In FAIRFAX COUNTY, there are all kinds of liars. There are your usual liars -- cheating spouses and shifty car salesmen and men who tell women they look good in bowling shoes -- and then there is the school board. It is the biggest liar of all.

In recent days its representatives have testified in court that a graduation ceremony is not a very important event to a high school student. They say it is just another extra-curricular activity -- like the Latin Club. This is an assertion that contradicts everything you and I know about high school, America and high school students in general.

These pronouncements on high school life come in the case of two W. T. Woodson High School seniors, the Stein twins -- Lynn and Susan. They have gone to court to compel the school board to switch their graduation ceremony from a Saturday, the Jewish sabbath, to what is call a religiously neutral day. There are, generally speaking, five such days in the week, -- four, in the event there are Moslems at Woodson.

The Stein sisters are devout Jews. If their graduation ceremony were held on Saturday, neither they nor their parents could attend. For you or me, this would be very disappointing. But then chances are we didn't graduate as the valendictorians of our classes. The Stein sisters, though, stand a good chance of doing just that.

This used to be considered quite a honor. The school board says it's a mere nothing. As for the girls' parents, they would have the thrill of seeing two of their children graduate with honors at once. In other places, a parent's heart would swell with pride, a tear would come to the eye. In Fairfax, we have the word of the school board that nothing like this happens.

Lawyers may debate whether the girls have a constitutional right to a graduation ceremony or whether the school board has done quite enough by simply scheduling the cermony, inviting the girls and letting them choose between their religion and their desire to attend their own graduation. But the constitution aside for the moment, you would think that the girls would have some sort of right as taxpayers, as students, as just plain human beings to be accommodated by the school board. But it won't.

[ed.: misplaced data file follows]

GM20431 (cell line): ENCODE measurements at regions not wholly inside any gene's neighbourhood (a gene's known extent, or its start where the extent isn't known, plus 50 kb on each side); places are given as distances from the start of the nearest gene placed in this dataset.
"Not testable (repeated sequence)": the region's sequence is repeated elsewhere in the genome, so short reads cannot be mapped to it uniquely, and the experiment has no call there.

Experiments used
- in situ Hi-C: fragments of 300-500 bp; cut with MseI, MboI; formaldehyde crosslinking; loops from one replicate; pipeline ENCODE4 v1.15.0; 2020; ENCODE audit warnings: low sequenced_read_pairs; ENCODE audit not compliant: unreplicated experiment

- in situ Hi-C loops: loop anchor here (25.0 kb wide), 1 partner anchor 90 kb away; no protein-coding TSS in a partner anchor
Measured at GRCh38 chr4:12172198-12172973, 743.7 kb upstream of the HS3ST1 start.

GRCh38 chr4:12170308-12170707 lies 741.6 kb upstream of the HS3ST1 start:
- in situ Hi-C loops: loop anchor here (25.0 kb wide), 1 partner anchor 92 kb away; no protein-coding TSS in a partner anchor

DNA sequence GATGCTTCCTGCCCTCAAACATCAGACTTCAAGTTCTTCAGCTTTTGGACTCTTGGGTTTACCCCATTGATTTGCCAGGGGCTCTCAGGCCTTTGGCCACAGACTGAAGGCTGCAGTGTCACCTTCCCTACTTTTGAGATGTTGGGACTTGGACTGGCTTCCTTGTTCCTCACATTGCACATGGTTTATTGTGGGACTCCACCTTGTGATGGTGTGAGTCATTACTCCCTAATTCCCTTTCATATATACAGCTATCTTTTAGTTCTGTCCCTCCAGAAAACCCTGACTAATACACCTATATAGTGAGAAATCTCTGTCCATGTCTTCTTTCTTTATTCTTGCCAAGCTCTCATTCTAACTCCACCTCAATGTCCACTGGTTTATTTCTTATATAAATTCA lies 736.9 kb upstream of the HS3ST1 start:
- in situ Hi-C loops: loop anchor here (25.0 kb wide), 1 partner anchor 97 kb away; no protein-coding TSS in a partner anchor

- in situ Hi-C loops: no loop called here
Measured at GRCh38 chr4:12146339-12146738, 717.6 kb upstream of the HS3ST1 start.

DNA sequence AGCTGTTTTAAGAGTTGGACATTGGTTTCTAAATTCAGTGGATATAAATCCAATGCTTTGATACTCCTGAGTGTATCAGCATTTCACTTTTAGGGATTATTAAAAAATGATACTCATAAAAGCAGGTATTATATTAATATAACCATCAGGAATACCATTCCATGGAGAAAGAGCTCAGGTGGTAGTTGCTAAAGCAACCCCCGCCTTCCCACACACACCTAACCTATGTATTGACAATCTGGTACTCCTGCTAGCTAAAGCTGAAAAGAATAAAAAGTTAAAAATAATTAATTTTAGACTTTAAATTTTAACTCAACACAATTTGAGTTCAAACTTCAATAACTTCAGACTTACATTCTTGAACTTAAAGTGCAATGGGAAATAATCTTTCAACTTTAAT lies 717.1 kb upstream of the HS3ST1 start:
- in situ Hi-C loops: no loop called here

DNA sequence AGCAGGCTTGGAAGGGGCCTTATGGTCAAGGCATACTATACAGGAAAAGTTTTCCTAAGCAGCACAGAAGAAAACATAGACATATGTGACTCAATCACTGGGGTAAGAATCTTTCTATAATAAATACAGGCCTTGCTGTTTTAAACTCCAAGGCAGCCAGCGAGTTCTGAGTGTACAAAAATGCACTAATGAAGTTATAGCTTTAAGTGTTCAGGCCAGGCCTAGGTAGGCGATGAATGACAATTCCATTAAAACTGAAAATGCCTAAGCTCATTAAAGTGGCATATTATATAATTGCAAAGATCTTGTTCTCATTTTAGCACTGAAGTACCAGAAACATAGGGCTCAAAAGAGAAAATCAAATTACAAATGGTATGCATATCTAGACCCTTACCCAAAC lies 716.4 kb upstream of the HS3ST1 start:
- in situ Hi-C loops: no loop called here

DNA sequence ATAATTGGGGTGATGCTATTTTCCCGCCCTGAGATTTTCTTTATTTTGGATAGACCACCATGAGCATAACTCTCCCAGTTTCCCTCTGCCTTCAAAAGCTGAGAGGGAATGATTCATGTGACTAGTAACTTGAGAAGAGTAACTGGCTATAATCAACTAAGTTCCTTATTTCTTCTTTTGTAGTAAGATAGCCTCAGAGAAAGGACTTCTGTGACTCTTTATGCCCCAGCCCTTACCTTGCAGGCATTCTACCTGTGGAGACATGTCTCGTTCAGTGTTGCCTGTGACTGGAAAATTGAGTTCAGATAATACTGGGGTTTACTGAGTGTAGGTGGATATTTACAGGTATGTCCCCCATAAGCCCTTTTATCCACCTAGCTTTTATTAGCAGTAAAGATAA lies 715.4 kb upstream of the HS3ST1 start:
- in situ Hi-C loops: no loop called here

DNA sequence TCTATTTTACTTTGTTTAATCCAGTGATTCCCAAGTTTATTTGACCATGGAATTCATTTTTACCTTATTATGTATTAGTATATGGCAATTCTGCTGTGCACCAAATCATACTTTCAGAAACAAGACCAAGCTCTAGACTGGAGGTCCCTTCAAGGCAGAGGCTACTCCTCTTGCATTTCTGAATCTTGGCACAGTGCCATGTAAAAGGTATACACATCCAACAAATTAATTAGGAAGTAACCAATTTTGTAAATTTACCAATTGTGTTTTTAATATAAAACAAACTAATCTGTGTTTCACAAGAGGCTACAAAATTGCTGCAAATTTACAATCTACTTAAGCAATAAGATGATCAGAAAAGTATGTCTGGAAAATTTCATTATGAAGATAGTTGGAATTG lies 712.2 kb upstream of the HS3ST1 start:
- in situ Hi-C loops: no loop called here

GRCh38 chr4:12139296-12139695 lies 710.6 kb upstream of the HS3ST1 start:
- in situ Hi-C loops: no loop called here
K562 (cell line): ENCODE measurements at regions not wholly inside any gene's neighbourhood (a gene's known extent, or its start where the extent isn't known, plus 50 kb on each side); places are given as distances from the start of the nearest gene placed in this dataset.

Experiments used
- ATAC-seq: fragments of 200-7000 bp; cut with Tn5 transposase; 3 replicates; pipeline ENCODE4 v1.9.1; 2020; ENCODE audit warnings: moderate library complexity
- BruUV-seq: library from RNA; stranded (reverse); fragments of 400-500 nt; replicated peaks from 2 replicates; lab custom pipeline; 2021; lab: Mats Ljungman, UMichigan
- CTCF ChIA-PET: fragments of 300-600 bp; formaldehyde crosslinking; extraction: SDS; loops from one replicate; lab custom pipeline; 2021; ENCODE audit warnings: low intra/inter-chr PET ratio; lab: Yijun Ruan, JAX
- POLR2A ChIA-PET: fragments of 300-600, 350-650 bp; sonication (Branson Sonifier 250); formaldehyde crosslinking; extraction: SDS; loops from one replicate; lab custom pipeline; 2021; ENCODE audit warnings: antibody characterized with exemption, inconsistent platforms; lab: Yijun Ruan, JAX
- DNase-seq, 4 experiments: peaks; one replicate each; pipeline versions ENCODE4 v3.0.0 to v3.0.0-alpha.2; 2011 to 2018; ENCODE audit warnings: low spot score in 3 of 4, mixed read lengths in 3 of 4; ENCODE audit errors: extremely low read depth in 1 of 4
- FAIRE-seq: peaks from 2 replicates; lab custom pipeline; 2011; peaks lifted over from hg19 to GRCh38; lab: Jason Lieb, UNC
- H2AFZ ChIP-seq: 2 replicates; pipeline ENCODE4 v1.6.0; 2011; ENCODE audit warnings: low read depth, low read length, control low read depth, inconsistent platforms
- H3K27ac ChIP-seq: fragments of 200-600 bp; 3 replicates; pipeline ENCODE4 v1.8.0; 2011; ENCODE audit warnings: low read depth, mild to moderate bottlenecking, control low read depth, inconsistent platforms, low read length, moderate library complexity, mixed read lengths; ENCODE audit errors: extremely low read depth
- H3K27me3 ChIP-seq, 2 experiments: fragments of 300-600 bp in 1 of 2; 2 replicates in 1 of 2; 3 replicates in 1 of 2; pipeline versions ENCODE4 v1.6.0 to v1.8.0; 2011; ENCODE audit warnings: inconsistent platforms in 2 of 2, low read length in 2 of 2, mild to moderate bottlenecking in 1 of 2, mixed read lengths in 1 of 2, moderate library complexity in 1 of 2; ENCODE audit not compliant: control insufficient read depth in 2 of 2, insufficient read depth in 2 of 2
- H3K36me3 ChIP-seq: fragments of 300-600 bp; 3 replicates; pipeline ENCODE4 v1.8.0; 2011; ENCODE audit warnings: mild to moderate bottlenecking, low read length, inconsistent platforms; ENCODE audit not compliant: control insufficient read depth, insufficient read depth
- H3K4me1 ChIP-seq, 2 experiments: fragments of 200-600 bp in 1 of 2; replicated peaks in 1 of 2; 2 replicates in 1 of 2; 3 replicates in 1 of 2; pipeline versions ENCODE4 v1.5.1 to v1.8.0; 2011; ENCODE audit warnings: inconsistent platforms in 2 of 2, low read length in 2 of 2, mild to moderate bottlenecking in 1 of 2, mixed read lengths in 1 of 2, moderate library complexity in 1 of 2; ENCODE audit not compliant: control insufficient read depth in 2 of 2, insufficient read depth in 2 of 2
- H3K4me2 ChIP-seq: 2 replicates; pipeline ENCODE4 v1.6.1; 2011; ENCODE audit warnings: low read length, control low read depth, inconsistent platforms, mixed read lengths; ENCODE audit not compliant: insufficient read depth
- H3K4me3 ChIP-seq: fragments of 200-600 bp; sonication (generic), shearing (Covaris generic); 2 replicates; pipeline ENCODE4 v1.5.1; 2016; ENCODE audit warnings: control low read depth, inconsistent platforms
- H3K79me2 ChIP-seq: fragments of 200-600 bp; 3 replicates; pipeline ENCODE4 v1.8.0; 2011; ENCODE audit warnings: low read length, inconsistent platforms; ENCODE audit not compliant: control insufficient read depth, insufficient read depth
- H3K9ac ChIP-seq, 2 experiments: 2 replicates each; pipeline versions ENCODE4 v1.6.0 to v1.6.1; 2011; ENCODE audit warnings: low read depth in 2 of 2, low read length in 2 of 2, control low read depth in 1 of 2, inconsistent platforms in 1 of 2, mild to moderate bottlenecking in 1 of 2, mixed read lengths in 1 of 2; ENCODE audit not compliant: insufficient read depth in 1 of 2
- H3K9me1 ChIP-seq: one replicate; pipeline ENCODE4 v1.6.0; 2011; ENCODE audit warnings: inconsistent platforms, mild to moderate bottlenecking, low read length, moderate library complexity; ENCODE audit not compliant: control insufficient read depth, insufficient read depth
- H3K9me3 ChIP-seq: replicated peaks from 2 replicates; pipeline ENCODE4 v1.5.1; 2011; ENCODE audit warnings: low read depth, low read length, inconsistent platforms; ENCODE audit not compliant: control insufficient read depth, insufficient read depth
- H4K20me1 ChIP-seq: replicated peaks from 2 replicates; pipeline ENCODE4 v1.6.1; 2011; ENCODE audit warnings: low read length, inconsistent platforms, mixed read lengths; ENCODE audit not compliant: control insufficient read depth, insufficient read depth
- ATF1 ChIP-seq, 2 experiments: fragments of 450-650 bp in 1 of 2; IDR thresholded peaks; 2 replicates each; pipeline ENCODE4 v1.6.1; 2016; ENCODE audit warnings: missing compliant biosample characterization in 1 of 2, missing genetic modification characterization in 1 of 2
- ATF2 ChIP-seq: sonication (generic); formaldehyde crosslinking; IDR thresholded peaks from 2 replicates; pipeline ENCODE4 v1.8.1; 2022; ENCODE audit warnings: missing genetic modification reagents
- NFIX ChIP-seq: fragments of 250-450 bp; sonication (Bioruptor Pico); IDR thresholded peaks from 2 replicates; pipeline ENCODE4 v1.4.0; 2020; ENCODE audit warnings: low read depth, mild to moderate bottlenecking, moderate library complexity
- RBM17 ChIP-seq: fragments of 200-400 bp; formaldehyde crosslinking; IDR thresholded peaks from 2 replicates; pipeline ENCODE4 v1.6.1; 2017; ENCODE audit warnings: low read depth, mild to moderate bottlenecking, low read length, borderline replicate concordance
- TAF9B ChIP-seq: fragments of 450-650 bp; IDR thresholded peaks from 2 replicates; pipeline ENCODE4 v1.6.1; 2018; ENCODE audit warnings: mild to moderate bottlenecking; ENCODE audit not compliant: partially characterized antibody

Now, you have to understand that there is a serious matter of principle here. What scares the devil out of the school system is the prospect that if the girls win their case -- if right triumphs over might -- a precedent might be established. This could mean -- brace yourself -- no Friday night football. It could mean that any Jew or, as my sergeant in the army once said, any person with some weird religion, could demand that the Friday night games be halted -- or the Thursday chess club or something. Who knows what religions lurk out there?

But the school board has missed the point. Football really is an extra-curricular activity. It is strictly voluntary, limited by tradition to boys, and then only the biggest and most athletic of them. It is not, in case no one has noticed, an academic activity and it is certainly not a universal activity -- not something everyone does or has to do.

Graduation, however, is a whole different matter. It is the culmination of the high school experience. It is the ceremony where you get your diploma -- your honors, if you should be so lucky. Graduation is the logical last step of the high school years and, assuming that high school is still about education, it is the ceremony that says that you have been educated.

But Fairfax, jittery over football, has decided to fight the girls in court. That's its prerogative. It would have been a more noble thing to have approved the girls' request, to honor and respect their religious principles, to pick -- as almost all other school jurisdictions do -- another day, but the school board chose not to do so. It would have shown its students that the majority has an obligation to respect the rights of the minority. Instead, Fairfax has decided to teach a very shabby lesson.

Its legal position is one thing. Its moral position is something else. The school system has decided to bowl over two girls in the name of football or something. It has decided to deprive two parents of a singular day in their lives. It has compelled two girl to assert their religious beliefs in a way that makes them feel uncomfortable and it has singled them out as some sort of killjoys, mocking extra-curricular activity that nobody cares about, anyway. In this way, it has cheapened the event for everyone -- students and and parents and faculty. In Fairfax it seems as if only two people know what a graduation is supposed to be about. And they can't go.